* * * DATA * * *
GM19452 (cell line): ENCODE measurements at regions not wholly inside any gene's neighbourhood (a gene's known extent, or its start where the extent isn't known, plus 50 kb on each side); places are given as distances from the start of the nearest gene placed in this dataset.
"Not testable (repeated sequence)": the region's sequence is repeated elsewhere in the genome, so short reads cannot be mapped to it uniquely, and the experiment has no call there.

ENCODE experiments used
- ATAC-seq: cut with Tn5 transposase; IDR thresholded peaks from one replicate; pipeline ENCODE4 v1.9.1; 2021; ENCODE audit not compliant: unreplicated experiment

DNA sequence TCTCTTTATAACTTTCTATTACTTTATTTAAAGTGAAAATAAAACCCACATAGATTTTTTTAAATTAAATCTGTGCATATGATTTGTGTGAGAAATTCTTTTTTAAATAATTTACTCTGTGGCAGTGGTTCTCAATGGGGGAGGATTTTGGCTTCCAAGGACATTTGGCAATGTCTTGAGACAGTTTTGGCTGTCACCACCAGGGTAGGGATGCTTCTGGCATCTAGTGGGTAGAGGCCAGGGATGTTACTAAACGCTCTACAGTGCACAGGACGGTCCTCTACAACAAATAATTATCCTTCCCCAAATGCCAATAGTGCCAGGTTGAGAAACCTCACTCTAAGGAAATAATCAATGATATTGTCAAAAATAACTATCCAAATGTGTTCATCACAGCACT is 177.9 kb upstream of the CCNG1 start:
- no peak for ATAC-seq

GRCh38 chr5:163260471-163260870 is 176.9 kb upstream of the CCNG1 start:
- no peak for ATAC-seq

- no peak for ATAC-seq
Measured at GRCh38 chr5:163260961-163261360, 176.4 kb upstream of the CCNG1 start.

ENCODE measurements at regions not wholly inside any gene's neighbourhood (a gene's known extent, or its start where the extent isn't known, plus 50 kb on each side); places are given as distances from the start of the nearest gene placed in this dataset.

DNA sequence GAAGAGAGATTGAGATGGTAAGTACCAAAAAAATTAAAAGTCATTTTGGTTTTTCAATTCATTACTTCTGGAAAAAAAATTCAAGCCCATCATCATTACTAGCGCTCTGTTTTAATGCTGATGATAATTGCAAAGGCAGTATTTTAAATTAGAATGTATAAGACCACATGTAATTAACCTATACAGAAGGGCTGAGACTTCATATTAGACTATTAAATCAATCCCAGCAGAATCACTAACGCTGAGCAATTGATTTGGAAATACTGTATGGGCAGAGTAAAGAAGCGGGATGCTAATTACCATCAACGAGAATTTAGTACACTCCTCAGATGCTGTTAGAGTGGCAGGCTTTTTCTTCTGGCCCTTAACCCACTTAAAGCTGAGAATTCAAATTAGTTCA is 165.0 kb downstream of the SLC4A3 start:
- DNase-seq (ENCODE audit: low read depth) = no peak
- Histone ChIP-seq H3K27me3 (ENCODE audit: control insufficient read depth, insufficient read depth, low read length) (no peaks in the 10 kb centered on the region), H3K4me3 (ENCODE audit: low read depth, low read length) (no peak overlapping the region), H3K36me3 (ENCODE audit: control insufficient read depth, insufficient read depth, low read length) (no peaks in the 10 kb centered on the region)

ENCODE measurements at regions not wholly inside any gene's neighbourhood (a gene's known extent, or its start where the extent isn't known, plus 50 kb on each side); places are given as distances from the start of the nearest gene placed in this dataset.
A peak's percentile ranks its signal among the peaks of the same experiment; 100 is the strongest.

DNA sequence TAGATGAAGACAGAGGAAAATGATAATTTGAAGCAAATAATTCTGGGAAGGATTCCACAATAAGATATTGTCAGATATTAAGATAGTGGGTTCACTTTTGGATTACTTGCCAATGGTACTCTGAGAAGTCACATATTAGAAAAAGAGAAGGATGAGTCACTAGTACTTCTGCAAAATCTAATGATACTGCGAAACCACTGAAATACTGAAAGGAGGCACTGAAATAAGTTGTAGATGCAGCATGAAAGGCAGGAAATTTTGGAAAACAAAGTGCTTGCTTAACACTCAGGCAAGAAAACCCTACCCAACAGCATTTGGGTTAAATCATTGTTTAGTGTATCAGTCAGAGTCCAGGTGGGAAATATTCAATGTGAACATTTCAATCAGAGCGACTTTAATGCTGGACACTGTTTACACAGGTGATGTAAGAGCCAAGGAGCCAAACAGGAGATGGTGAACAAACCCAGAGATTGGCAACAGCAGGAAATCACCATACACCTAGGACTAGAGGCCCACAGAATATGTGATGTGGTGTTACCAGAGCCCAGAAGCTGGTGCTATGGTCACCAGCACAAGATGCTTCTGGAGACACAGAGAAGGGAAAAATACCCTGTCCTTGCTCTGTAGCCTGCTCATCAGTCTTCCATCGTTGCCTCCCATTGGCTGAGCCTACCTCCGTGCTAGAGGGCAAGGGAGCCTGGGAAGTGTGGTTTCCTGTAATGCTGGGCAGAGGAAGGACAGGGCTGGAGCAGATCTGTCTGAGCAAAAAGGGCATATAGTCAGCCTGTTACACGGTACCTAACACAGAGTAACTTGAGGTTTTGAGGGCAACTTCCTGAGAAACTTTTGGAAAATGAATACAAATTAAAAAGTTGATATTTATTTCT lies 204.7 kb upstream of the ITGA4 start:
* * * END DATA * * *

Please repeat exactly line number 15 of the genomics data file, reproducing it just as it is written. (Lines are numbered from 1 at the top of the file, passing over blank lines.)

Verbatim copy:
ENCODE measurements at regions not wholly inside any gene's neighbourhood (a gene's known extent, or its start where the extent isn't known, plus 50 kb on each side); places are given as distances from the start of the nearest gene placed in this dataset.